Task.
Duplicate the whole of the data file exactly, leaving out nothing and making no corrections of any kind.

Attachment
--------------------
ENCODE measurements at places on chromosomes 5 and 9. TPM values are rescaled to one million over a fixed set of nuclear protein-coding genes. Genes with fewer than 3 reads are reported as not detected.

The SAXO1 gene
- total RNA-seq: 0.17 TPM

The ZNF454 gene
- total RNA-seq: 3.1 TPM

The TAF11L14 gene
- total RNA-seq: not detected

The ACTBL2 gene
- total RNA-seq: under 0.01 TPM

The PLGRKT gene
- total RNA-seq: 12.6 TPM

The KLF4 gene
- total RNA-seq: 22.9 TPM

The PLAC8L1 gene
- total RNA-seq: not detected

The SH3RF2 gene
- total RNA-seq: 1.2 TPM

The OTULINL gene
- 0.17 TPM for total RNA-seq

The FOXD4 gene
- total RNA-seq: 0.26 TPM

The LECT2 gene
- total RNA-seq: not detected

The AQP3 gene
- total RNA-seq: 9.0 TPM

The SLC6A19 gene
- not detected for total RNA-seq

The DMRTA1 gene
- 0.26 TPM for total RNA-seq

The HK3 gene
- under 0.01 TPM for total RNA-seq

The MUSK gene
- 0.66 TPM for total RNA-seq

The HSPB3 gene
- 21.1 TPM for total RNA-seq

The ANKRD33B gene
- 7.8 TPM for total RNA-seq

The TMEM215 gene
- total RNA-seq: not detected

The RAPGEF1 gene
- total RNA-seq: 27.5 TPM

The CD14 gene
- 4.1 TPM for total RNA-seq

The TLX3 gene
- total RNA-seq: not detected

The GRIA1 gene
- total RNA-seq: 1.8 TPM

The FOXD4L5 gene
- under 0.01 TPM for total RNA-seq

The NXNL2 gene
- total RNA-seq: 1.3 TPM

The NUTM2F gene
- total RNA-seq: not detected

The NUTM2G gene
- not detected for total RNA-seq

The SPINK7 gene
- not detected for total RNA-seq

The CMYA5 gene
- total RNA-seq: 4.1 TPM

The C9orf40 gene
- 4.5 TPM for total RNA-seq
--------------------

ENCODE measurements at places on chromosomes 5 and 9. TPM values are rescaled to one million over a fixed set of nuclear protein-coding genes. Genes with fewer than 3 reads are reported as not detected.

The SAXO1 gene
- total RNA-seq: 0.17 TPM

The ZNF454 gene
- total RNA-seq: 3.1 TPM

The TAF11L14 gene
- total RNA-seq: not detected

The ACTBL2 gene
- total RNA-seq: under 0.01 TPM

The PLGRKT gene
- total RNA-seq: 12.6 TPM

The KLF4 gene
- total RNA-seq: 22.9 TPM

The PLAC8L1 gene
- total RNA-seq: not detected

The SH3RF2 gene
- total RNA-seq: 1.2 TPM

The OTULINL gene
- 0.17 TPM for total RNA-seq

The FOXD4 gene
- total RNA-seq: 0.26 TPM

The LECT2 gene
- total RNA-seq: not detected

The AQP3 gene
- total RNA-seq: 9.0 TPM

The SLC6A19 gene
- not detected for total RNA-seq

The DMRTA1 gene
- 0.26 TPM for total RNA-seq

The HK3 gene
- under 0.01 TPM for total RNA-seq

The MUSK gene
- 0.66 TPM for total RNA-seq

The HSPB3 gene
- 21.1 TPM for total RNA-seq

The ANKRD33B gene
- 7.8 TPM for total RNA-seq

The TMEM215 gene
- total RNA-seq: not detected

The RAPGEF1 gene
- total RNA-seq: 27.5 TPM

The CD14 gene
- 4.1 TPM for total RNA-seq

The TLX3 gene
- total RNA-seq: not detected

The GRIA1 gene
- total RNA-seq: 1.8 TPM

The FOXD4L5 gene
- under 0.01 TPM for total RNA-seq

The NXNL2 gene
- total RNA-seq: 1.3 TPM

The NUTM2F gene
- total RNA-seq: not detected

The NUTM2G gene
- not detected for total RNA-seq

The SPINK7 gene
- not detected for total RNA-seq

The CMYA5 gene
- total RNA-seq: 4.1 TPM

The C9orf40 gene
- 4.5 TPM for total RNA-seq